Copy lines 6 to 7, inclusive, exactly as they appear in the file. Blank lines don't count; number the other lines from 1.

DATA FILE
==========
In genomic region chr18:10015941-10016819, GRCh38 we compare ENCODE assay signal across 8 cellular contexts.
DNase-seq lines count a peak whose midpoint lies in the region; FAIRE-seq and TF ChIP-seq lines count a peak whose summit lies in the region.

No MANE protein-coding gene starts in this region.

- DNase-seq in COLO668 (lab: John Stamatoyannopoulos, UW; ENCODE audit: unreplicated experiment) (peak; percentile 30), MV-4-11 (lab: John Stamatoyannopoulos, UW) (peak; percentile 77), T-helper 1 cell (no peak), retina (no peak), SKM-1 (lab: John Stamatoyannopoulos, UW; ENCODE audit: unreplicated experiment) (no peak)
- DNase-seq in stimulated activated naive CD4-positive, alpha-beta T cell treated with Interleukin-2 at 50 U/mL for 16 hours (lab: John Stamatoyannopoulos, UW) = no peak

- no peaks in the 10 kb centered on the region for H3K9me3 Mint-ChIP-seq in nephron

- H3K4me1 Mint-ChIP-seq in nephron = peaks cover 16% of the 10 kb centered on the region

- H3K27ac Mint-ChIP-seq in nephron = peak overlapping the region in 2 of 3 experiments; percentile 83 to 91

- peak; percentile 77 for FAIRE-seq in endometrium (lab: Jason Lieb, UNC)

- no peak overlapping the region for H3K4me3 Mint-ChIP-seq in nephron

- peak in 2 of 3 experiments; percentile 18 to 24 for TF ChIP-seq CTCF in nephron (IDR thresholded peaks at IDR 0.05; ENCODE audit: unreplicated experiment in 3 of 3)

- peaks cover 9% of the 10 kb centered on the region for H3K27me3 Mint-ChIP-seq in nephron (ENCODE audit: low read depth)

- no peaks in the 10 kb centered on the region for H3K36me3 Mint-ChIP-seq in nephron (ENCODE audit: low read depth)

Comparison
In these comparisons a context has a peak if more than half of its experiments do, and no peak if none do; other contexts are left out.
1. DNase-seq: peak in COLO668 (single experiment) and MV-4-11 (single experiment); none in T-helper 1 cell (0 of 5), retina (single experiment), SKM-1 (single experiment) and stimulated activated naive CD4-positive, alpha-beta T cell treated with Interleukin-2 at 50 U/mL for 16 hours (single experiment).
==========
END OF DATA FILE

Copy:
- no peaks in the 10 kb centered on the region for H3K9me3 Mint-ChIP-seq in nephron

- H3K4me1 Mint-ChIP-seq in nephron = peaks cover 16% of the 10 kb centered on the region